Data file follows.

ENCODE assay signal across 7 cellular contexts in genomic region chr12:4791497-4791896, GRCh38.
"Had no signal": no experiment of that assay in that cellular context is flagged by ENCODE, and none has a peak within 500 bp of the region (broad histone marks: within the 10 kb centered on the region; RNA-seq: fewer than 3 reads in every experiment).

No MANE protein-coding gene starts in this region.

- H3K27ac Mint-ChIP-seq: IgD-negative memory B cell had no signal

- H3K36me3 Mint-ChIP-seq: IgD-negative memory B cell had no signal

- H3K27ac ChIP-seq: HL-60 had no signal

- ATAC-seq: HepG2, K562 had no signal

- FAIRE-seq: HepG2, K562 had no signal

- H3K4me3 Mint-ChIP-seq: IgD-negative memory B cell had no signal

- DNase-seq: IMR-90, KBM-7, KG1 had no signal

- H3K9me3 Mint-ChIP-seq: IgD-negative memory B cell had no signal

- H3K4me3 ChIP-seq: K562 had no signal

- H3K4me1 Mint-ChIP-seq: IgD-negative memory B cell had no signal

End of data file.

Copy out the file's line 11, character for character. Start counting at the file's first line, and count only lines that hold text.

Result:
- H3K9me3 Mint-ChIP-seq: IgD-negative memory B cell had no signal